“When a true genius appears, you can know him by this sign: that all the dunces are in a confederacy against him.” – Jonathan Swift
Someone very dear to me gifted me a copy of a dense novel, its tender blue inked inscription reading, “A great American book that will make you laugh.” What I’ve come to learn, after reading and re-reading, is that John Kennedy Toole’s A Confederacy of Dunces is assuredly one of the finest works of fiction almost never read.
Presented is the protagonist Ignatius J. Reilly, stringent medievalist, fat and getting fatter, a philosophical oaf nursing a touchy pyloric valve and a loathing for modern society’s infernal lack of a proper theology and geometry.
In New Orleans unfolds a tale of Ignatius’ taking a calamitous downward spin on Fortuna’s unceasing wheel. Piteously and pre-destinedly, he waits for his mother outside a department store where he is soon accosted by a mousy patrolman desparate to haul a suspicious character to the precinct. Green hunting cap flapping, Ignatius bellows at the rash little officer, “This city is famous for its gamblers, prostitutes, exhibitionists, anti-Christs, alcoholics, sodomites, drug addicts, fetishists, onanists, pornographers, frauds, jades, litterbugs and lesbians…don’t make the mistake of bothering me. ”
And so ensues a madcap tragicomedy, wrought with greasy nightspots and Boethian thought, vagrancy and gods of Commerce, righteous political crusades and Paradise Vendors’ slimiest steamed hotdogs. It is a jolly and perturbing narrative of porportions even bigger than those of Ignatius’ waistline.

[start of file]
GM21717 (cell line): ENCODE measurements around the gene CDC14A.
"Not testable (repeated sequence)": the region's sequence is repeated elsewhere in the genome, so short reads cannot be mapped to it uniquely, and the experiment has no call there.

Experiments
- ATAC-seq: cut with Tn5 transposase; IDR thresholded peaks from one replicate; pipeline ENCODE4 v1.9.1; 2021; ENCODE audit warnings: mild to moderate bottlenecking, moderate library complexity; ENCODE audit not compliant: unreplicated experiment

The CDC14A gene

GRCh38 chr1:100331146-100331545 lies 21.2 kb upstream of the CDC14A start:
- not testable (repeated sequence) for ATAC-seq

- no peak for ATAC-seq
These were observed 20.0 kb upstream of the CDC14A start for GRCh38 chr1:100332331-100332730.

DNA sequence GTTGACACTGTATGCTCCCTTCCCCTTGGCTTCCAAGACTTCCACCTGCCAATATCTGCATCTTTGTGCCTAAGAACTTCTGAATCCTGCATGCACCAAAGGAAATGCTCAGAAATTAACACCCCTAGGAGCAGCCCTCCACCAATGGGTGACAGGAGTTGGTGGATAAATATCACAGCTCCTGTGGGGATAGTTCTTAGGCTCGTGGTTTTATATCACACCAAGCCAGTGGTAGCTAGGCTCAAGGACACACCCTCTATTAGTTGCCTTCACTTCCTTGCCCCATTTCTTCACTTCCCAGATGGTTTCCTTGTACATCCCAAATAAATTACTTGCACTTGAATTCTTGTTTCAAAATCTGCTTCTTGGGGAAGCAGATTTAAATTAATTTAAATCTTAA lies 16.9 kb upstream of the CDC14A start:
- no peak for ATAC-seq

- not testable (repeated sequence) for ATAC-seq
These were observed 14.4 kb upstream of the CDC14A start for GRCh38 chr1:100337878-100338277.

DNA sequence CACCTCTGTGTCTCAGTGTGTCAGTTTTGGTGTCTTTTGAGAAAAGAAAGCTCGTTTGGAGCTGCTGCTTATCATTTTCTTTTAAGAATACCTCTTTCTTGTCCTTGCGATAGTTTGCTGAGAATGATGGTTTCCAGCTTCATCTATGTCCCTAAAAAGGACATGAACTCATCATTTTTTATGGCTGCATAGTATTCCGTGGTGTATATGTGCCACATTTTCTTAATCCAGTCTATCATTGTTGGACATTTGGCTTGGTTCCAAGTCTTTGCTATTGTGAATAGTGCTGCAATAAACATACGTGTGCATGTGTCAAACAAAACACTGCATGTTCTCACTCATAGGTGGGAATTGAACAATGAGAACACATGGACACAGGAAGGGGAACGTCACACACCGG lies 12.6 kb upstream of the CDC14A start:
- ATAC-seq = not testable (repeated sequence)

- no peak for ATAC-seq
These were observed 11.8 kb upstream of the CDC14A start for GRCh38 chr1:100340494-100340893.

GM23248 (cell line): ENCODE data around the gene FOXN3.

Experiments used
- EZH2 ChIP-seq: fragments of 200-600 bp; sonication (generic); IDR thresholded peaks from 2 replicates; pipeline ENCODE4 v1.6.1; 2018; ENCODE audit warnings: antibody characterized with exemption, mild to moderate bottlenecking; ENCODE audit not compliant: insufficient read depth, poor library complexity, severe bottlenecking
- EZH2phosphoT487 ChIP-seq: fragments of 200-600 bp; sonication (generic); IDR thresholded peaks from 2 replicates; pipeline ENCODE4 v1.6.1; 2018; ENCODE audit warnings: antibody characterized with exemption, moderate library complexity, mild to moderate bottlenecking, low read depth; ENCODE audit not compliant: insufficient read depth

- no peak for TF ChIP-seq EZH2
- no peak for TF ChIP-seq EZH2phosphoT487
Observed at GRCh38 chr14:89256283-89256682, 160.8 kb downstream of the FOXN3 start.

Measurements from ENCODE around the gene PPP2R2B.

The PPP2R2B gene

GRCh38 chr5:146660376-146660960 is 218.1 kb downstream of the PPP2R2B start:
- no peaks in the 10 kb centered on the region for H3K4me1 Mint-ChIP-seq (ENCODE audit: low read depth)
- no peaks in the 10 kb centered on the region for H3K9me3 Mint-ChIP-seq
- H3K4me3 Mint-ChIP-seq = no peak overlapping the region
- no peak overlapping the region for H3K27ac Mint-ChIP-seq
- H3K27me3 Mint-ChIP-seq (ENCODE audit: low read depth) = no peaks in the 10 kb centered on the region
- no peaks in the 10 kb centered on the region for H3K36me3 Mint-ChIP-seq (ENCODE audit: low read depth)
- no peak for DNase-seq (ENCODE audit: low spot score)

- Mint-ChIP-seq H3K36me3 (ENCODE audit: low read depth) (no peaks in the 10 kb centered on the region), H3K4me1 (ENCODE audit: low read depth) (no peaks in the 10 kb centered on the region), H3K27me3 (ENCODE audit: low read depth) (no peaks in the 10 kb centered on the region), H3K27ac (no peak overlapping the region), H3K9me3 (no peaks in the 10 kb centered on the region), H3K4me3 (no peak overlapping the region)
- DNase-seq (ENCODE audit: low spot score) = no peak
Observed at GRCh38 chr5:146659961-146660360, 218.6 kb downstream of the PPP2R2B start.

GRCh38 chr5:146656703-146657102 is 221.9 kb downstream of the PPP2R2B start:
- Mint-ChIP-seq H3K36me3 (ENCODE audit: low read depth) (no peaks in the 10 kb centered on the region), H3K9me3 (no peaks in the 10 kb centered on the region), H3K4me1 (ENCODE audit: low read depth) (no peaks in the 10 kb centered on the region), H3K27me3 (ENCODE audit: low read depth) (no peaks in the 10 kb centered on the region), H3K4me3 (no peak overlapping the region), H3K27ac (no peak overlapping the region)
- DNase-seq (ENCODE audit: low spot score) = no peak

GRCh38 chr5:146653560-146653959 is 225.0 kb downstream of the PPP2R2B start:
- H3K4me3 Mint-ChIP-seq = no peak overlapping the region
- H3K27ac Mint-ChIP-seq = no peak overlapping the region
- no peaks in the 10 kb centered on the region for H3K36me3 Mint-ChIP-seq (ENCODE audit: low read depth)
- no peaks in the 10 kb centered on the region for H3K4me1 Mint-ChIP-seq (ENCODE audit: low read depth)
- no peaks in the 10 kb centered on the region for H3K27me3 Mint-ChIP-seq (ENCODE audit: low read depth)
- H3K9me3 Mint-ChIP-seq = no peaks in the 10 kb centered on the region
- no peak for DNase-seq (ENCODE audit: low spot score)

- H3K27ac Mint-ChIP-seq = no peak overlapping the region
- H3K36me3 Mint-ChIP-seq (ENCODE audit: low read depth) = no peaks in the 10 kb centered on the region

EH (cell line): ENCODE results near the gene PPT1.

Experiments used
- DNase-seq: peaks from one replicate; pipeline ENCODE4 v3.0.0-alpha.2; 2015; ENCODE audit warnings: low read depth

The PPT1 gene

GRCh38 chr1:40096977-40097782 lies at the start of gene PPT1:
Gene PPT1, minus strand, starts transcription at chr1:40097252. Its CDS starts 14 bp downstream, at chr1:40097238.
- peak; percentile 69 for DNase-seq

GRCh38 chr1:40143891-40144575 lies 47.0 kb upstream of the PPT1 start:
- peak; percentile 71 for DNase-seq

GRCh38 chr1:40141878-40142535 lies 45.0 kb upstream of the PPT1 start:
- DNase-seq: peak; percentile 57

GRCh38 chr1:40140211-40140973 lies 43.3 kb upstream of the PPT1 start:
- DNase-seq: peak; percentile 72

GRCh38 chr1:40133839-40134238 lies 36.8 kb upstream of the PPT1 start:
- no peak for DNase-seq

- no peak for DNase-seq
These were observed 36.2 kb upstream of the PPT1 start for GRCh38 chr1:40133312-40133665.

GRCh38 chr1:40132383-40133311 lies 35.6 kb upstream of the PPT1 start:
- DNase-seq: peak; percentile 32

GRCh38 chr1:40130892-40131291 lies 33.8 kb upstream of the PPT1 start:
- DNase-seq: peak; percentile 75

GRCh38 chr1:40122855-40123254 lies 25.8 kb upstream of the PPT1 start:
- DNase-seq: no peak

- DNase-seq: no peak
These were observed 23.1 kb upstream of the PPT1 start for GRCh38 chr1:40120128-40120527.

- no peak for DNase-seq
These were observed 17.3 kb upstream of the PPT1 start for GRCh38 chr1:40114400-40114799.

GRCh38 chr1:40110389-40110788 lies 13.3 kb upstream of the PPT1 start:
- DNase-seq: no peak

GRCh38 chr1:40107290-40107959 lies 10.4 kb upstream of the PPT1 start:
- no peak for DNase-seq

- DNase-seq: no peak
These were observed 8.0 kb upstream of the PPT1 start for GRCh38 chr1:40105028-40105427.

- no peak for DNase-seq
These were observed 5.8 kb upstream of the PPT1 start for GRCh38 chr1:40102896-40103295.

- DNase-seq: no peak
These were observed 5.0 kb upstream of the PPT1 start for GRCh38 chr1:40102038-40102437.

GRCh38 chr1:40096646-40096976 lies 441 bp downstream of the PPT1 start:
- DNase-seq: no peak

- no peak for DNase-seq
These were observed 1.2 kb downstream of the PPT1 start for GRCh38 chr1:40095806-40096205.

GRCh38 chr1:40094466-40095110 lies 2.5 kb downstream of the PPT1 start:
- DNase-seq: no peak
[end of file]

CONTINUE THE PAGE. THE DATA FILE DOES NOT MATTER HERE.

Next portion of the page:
Penned in the early sixties, the novel remained unpublished until 1980, eleven years after the suicide of its author. Sadly for Toole and a vast readership today, his efforts to have his book sent to the presses only culminated in depression and self-destruction. Yet Toole’s mother took up his mantle, hounding publishing houses and the literati until one, at last, and all too gladly, relented. For what Mrs. Toole knew, as did the dead son she persisted on for, was that it was an awfully good story.
Big name comedians and producers have taken several stabs over the decades at adapting A Confederacy of Dunces for the screen.
Remarkably, in this age seething with rapidly released mega-trilogies and financial projects masquerading as half-hearted movie sequels, none of those big name attempts has succeeded in getting off the ground.
Midway through another reading of the book, I am still grateful to that dear gift giver for its humble pages, not in technicolor but riveting all the same. Tearing through the same paragraphs once more, part of me can’t help but credit the succession of cinematic failures to the workings of something more esoteric than exceeded budgets; to the influence of Toole’s smirking spectre, hovering sagely and protecting what is his, and what he knew long before others was nearly too well-conceived in its original form to be cheapened or reshaped.
Source: John Kennedy Toole, A Confederacy of Dunces, Penguin Essentials Edition, 2011 Cover art by Gary Taxali